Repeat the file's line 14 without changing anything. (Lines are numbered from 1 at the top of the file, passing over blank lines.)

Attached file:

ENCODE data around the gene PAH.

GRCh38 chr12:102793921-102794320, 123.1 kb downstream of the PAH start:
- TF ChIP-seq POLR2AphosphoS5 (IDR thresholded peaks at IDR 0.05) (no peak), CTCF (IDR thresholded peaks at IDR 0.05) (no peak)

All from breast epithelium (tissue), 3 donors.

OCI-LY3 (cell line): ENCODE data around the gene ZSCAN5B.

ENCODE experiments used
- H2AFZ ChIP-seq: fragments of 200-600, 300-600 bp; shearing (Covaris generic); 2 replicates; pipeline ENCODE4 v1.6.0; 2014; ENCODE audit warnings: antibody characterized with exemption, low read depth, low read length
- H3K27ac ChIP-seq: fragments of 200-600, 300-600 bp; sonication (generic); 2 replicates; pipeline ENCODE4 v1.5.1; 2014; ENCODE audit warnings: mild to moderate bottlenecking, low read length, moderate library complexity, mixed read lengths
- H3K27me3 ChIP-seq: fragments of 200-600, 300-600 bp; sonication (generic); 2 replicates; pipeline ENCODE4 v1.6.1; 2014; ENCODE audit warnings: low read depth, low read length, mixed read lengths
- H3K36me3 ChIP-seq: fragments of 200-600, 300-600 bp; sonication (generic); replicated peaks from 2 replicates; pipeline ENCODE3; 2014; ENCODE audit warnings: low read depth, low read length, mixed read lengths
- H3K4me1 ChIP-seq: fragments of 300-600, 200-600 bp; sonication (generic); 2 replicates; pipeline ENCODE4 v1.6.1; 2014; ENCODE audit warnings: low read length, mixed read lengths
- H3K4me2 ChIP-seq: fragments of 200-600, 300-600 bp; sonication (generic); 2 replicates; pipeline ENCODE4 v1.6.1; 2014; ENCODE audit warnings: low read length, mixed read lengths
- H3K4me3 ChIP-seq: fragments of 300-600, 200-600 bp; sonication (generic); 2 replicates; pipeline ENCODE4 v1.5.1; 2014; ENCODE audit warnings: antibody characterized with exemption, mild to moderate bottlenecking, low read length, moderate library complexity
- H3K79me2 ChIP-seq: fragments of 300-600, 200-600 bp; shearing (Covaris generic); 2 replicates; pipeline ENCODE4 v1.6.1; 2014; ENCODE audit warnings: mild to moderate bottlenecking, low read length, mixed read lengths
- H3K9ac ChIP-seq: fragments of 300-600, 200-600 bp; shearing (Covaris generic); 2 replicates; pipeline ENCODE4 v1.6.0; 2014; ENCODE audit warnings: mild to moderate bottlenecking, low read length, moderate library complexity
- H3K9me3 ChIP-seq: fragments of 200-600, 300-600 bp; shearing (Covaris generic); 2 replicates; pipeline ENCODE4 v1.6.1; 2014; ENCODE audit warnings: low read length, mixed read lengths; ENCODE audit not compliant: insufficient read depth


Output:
- H3K79me2 ChIP-seq: fragments of 300-600, 200-600 bp; shearing (Covaris generic); 2 replicates; pipeline ENCODE4 v1.6.1; 2014; ENCODE audit warnings: mild to moderate bottlenecking, low read length, mixed read lengths